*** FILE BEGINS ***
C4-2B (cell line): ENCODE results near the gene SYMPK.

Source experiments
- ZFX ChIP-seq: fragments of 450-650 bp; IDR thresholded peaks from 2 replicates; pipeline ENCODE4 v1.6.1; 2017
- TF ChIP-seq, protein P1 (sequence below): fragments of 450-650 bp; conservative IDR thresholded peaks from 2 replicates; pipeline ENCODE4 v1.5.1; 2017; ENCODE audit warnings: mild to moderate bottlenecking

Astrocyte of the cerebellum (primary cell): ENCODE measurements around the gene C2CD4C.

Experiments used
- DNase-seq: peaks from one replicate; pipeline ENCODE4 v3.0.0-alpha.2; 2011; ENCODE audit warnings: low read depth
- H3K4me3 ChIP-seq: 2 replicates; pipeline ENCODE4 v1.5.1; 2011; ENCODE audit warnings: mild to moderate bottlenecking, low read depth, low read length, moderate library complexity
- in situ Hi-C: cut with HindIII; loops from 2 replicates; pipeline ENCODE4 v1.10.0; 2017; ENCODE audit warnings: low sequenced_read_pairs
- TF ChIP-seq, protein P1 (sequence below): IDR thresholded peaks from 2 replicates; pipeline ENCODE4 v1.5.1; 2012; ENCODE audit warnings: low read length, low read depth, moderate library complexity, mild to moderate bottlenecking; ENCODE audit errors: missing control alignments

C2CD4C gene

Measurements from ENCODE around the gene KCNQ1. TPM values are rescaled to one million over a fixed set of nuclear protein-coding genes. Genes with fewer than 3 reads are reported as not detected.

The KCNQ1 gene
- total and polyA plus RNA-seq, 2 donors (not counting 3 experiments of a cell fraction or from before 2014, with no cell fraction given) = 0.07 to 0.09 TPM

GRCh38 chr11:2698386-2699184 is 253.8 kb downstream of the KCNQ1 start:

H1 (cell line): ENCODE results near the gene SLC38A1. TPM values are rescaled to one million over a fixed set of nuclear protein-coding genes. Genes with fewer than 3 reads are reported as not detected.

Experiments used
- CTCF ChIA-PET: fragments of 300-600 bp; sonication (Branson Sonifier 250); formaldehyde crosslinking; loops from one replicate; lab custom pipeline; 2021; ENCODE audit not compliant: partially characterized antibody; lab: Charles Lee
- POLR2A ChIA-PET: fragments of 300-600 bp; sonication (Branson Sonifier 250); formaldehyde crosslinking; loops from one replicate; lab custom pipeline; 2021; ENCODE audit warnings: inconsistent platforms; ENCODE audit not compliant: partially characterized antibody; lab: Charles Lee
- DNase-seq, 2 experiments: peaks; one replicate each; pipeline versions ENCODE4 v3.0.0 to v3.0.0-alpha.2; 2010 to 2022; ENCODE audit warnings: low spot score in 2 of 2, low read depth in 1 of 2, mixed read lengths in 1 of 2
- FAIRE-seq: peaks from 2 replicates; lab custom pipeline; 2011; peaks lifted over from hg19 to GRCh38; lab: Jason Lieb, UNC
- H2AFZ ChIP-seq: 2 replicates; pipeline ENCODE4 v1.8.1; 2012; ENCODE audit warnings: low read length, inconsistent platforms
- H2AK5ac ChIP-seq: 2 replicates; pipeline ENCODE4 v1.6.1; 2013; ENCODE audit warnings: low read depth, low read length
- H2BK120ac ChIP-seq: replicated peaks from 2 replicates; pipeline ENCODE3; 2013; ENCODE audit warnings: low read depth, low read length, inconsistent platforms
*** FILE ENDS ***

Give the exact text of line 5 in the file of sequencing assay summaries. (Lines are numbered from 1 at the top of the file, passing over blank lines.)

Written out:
Astrocyte of the cerebellum (primary cell): ENCODE measurements around the gene C2CD4C.